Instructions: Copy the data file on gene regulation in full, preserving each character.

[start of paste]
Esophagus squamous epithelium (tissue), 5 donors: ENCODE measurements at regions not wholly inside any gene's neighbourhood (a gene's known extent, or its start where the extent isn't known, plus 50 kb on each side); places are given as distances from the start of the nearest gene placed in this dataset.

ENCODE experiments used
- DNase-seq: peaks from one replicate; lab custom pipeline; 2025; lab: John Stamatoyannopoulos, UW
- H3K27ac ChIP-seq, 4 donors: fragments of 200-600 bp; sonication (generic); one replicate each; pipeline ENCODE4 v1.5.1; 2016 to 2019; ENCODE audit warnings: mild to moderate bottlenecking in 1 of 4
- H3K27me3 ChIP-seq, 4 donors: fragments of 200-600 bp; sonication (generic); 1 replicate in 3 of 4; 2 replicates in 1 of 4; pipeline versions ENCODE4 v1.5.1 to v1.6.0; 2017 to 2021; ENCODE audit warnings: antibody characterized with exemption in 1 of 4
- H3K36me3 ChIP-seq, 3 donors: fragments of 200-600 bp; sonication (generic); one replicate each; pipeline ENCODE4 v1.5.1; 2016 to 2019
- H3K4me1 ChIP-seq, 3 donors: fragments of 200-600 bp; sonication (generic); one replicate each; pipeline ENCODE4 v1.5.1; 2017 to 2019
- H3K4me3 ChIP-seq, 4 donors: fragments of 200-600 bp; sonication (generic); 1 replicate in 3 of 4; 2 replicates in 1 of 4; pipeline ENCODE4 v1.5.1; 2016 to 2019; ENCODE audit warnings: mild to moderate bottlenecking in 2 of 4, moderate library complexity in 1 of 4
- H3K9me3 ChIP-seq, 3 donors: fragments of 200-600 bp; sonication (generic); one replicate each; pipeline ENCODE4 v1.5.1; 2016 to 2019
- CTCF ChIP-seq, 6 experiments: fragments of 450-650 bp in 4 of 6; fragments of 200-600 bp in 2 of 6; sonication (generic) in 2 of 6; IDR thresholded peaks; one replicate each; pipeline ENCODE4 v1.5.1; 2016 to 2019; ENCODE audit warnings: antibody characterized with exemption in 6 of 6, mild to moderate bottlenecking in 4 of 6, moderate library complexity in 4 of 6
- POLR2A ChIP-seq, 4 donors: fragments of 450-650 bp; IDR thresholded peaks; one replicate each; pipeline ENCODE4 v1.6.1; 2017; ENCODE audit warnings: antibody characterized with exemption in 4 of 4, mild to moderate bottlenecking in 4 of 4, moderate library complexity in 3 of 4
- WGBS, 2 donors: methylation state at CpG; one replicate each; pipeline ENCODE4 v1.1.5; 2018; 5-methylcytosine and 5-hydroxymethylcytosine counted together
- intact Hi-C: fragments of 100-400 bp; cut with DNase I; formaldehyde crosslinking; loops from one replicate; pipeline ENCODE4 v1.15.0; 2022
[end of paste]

Esophagus squamous epithelium (tissue), 5 donors: ENCODE measurements at regions not wholly inside any gene's neighbourhood (a gene's known extent, or its start where the extent isn't known, plus 50 kb on each side); places are given as distances from the start of the nearest gene placed in this dataset.

ENCODE experiments used
- DNase-seq: peaks from one replicate; lab custom pipeline; 2025; lab: John Stamatoyannopoulos, UW
- H3K27ac ChIP-seq, 4 donors: fragments of 200-600 bp; sonication (generic); one replicate each; pipeline ENCODE4 v1.5.1; 2016 to 2019; ENCODE audit warnings: mild to moderate bottlenecking in 1 of 4
- H3K27me3 ChIP-seq, 4 donors: fragments of 200-600 bp; sonication (generic); 1 replicate in 3 of 4; 2 replicates in 1 of 4; pipeline versions ENCODE4 v1.5.1 to v1.6.0; 2017 to 2021; ENCODE audit warnings: antibody characterized with exemption in 1 of 4
- H3K36me3 ChIP-seq, 3 donors: fragments of 200-600 bp; sonication (generic); one replicate each; pipeline ENCODE4 v1.5.1; 2016 to 2019
- H3K4me1 ChIP-seq, 3 donors: fragments of 200-600 bp; sonication (generic); one replicate each; pipeline ENCODE4 v1.5.1; 2017 to 2019
- H3K4me3 ChIP-seq, 4 donors: fragments of 200-600 bp; sonication (generic); 1 replicate in 3 of 4; 2 replicates in 1 of 4; pipeline ENCODE4 v1.5.1; 2016 to 2019; ENCODE audit warnings: mild to moderate bottlenecking in 2 of 4, moderate library complexity in 1 of 4
- H3K9me3 ChIP-seq, 3 donors: fragments of 200-600 bp; sonication (generic); one replicate each; pipeline ENCODE4 v1.5.1; 2016 to 2019
- CTCF ChIP-seq, 6 experiments: fragments of 450-650 bp in 4 of 6; fragments of 200-600 bp in 2 of 6; sonication (generic) in 2 of 6; IDR thresholded peaks; one replicate each; pipeline ENCODE4 v1.5.1; 2016 to 2019; ENCODE audit warnings: antibody characterized with exemption in 6 of 6, mild to moderate bottlenecking in 4 of 6, moderate library complexity in 4 of 6
- POLR2A ChIP-seq, 4 donors: fragments of 450-650 bp; IDR thresholded peaks; one replicate each; pipeline ENCODE4 v1.6.1; 2017; ENCODE audit warnings: antibody characterized with exemption in 4 of 4, mild to moderate bottlenecking in 4 of 4, moderate library complexity in 3 of 4
- WGBS, 2 donors: methylation state at CpG; one replicate each; pipeline ENCODE4 v1.1.5; 2018; 5-methylcytosine and 5-hydroxymethylcytosine counted together
- intact Hi-C: fragments of 100-400 bp; cut with DNase I; formaldehyde crosslinking; loops from one replicate; pipeline ENCODE4 v1.15.0; 2022